In 2011, the closure of the 405 Freeway in West Los Angeles for an entire weekend spawned the term "Carmageddon" in anticipation of a colossal traffic nightmare. It didn't happen. This month, Caltrans closed the 405's northbound offramp to heavily used Sunset Boulevard, which will last four months. Carmageddon? Nope. Last weekend, Caltrans shut down a four-mile stretch of the 405 in Orange County. Carmageddon? Nope. And over the Labor Day weekend, crews are scheduled to close the San Francisco-Oakland Bay Bridge for five days to link the new east span to Interstate 80. Carmageddon? Probably not. Pretty amazing considering that Los Angeles and San Francisco are Nos. 1 and 3 on a list of the most congested cities in the United States.
My job is to analyze traffic, gathering data mainly for the media so news outlets can see the effects of closures. I run the numbers every time there's a major one. So I have a good idea why these recent cases didn't turn into disasters, and how we can use lessons from them to permanently change traffic patterns.
These full highway closures are cost effective for contractors that work on the projects and ultimately for the taxpayers who pay for them. Crews can get more work done in a 54-hour work cycle than in three months of nighttime lane closures. We will see more of these in the future, not fewer, as cities rebuild their aging infrastructure using the most cost-effective and best tools available.
We also have smarter cars and smarter people using technology to steer clear of major closures and congestion. Contractors and their communications teams are also getting smarter about marketing the closures to inform the public. Who doesn't love the fun names given to these events — last weekend's Bridge Bash/Orange Jam or Seattle's Viadoom in 2011?
Crowd-sourcing technology is making a big difference. Drivers are using traffic apps that deliver real-time information and include congestion alerts, closure alerts and driver alerts. More drivers talk over Twitter; more transportation agencies tweet important route-changing data.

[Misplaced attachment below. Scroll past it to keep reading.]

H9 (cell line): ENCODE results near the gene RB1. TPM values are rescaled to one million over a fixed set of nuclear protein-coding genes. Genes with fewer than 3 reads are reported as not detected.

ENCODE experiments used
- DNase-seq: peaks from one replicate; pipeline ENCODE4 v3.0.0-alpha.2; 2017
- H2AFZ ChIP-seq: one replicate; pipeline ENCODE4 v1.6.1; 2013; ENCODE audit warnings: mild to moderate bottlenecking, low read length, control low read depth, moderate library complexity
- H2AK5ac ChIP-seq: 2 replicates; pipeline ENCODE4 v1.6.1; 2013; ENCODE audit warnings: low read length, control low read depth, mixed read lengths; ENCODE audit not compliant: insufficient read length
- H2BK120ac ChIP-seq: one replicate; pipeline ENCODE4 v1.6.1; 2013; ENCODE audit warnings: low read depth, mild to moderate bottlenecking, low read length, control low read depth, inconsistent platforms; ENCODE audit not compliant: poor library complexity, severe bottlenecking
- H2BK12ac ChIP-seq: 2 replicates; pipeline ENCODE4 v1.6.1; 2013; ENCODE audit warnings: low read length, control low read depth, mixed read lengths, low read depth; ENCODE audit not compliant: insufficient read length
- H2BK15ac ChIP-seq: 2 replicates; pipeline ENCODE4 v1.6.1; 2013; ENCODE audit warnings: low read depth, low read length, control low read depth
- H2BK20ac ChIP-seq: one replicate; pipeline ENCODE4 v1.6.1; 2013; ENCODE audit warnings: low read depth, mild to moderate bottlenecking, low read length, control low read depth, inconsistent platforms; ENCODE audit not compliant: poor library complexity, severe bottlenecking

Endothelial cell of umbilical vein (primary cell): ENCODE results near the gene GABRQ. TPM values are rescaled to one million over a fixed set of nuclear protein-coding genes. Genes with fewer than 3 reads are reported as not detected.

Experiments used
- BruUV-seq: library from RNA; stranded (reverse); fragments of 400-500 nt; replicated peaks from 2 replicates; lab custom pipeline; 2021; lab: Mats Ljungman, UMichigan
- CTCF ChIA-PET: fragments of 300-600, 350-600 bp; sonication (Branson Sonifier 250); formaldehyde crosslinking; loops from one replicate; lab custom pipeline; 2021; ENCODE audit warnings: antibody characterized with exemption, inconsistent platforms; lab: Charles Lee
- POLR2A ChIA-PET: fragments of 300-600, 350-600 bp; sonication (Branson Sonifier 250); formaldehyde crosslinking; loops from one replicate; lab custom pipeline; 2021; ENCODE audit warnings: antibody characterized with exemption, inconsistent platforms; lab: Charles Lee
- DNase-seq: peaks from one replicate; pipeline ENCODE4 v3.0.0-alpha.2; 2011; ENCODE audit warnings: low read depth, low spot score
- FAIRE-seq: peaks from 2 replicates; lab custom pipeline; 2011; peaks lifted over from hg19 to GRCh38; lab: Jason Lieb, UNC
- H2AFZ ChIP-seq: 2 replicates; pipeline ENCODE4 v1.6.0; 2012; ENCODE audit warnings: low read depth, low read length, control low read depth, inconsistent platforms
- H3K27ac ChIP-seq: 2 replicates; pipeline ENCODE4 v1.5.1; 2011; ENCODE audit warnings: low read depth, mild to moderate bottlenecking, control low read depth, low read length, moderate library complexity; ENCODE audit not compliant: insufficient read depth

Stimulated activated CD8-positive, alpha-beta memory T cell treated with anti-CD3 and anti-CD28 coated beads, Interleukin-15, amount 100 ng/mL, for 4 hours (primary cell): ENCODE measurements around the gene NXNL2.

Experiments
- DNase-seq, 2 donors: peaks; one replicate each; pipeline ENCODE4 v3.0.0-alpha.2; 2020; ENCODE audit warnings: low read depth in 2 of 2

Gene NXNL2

And it's not just the drivers who are more connected; it's also the cars. By 2019, Strategy Analytics, a market research firm, predicts nearly 50% of all vehicles worldwide will have embedded navigation. Even if you don't know that there's a major closure on your route, your car will.
Because my company also supplies historical traffic data to transportation companies and private construction and traffic companies worldwide and offers a traffic app, we have a vested interest in everyone's success. (We were not involved in the closures mentioned here.) We see an increase in traffic app downloads before weekends and even more before Memorial Day, Labor Day and Thanksgiving. That's the way it should be — engaged drivers determined to avoid congestion.
What if we acted as if every day were a potential Carmageddon? What if we approached each day engaged and determined to avoid congestion? What if we chose transit options other than driving alone just one more day than we do now? Or vanpool? Or tried casual carpooling? The technology is there and very accessible. If more people knew how to use it, it would make a difference everywhere.
The data show where there's a will, there's a way. For example, Day 2 of the July BART strike in San Francisco was significantly better than Day 1. I talked to one reporter who said, "That four-hour commute that first day put me on a friend's couch in San Francisco for the next three [days]."
No one is saying we should all couch surf, but we have the power to change congestion for good, not just a weekend in August. Technology is calling. It's time to pick up your smartphone.
Jamie Holter is a traffic analyst at an international traffic data and driver services company.Copyright © 2015, Los Angeles Times